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With Divorce, There Are Still Some Damages That Must Be Defined

In Mariscotti v. Tinari, the court found that a finding of Summary judgment was appropriate when Joan K. Mariscotti, the wife in a divorce settlement, made a complaint of loss that was too speculative. 335 Pa. Super. 599, 485 A.2d 56 (1984).

Ms. Mariscotti hired Mr. Nino V. Tinari, Esquire, to handle her divorce. She alleged that Mr. Tinari gave her an incorrect evaluation of the stock owned by her husband, John A. Mariscotti. Mr. Tinari told her that the stock was worthless when in fact, it turned out to be worth significant value.

Ms. Mariscotti admits that she knew her husband's stock holdings were in his name and she did not have title to them, however, she claims that she would have been in a better bargaining position if she had known the value of the stock. Ms. Mariscotti claims that the lawyer's mistake damaged her ability to receive the best possible property settlement after the divorce. Mr. Tinari made a motion for summary judgment. The court granted summary judgment on the ground that the client's loss, if any, was too speculative to allow recovery.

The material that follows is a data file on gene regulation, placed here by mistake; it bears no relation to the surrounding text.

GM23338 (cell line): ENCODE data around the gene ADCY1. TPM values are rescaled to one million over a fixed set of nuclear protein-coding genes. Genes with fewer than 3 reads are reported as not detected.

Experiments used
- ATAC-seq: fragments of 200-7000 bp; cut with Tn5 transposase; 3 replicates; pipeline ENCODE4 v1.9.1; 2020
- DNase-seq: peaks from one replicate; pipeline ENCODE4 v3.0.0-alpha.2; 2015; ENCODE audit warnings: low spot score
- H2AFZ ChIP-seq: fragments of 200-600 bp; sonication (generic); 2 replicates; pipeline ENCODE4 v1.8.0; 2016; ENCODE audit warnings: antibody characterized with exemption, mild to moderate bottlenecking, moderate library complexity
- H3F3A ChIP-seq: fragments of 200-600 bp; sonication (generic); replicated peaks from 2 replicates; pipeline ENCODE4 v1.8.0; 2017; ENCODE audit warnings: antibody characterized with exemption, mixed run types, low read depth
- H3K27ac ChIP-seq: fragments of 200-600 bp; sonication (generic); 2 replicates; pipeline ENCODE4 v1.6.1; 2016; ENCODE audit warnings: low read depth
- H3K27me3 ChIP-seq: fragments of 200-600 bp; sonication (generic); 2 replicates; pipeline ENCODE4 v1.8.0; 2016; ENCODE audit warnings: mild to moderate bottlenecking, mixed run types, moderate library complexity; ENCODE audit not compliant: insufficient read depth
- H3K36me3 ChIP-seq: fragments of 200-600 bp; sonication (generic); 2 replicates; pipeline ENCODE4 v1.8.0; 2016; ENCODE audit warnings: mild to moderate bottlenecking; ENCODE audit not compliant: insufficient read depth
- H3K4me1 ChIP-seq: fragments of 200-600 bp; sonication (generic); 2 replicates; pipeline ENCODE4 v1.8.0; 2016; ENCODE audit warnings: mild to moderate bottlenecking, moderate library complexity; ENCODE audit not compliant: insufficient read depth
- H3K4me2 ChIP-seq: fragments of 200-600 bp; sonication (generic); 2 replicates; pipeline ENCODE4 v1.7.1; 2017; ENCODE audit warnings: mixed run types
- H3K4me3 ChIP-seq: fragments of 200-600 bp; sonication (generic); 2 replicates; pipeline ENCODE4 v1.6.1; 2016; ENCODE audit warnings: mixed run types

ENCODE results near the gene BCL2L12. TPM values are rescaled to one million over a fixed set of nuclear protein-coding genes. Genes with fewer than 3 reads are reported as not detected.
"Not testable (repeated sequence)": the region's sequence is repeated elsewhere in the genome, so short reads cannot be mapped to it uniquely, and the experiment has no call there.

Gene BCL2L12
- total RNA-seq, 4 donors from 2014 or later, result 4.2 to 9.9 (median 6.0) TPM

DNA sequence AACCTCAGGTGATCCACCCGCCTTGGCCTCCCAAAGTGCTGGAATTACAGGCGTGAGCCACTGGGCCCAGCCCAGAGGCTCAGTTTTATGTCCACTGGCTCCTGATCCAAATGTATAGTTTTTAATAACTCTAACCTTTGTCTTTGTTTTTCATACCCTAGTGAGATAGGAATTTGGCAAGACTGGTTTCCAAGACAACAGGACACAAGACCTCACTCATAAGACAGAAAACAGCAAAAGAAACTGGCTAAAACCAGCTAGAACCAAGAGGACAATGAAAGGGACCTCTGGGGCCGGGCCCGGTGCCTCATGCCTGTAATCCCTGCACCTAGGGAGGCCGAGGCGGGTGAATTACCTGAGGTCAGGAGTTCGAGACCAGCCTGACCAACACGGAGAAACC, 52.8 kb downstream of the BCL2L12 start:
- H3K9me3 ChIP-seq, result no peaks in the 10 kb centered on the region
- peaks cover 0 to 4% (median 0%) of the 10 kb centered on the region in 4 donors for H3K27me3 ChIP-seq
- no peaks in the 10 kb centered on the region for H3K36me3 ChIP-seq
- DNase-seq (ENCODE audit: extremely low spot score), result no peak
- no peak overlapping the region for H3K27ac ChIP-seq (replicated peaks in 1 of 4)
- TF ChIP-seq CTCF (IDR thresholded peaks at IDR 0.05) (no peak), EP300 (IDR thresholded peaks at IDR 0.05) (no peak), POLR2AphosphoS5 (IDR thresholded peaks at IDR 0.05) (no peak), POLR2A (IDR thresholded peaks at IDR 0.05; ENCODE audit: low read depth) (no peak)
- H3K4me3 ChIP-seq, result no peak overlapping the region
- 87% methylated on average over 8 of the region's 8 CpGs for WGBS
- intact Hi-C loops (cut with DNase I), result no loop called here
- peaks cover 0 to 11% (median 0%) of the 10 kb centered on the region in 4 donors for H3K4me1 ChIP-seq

The test is by the court is "whether damages are remote or speculative has nothing to do with the difficulty in calculating the amount, but deals with the more basic question of whether there are identifiable damages...thus damages are speculative only if the uncertainty concerns the fact of damages rather than the amount."

The court further made clear that an essential element of a client's claim that a lawyer has breached his professional and/or fiduciary obligations is a showing of actual loss. If the client cannot prove actual loss, the claim may be too speculative or remote to survive.

In this case, since Ms. Mariscotti said that she may have been able to achieve a better settlement. As the court but it "her claim, it seems obvious, is based on pure speculation. Whether she could have obtained a better settlement is anyone's guess." The court further goes on to say that figuring out that issue cannot be left to a jury. Due to the speculative nature of the claims, there was not enough for a cause of action and they were dismissed.

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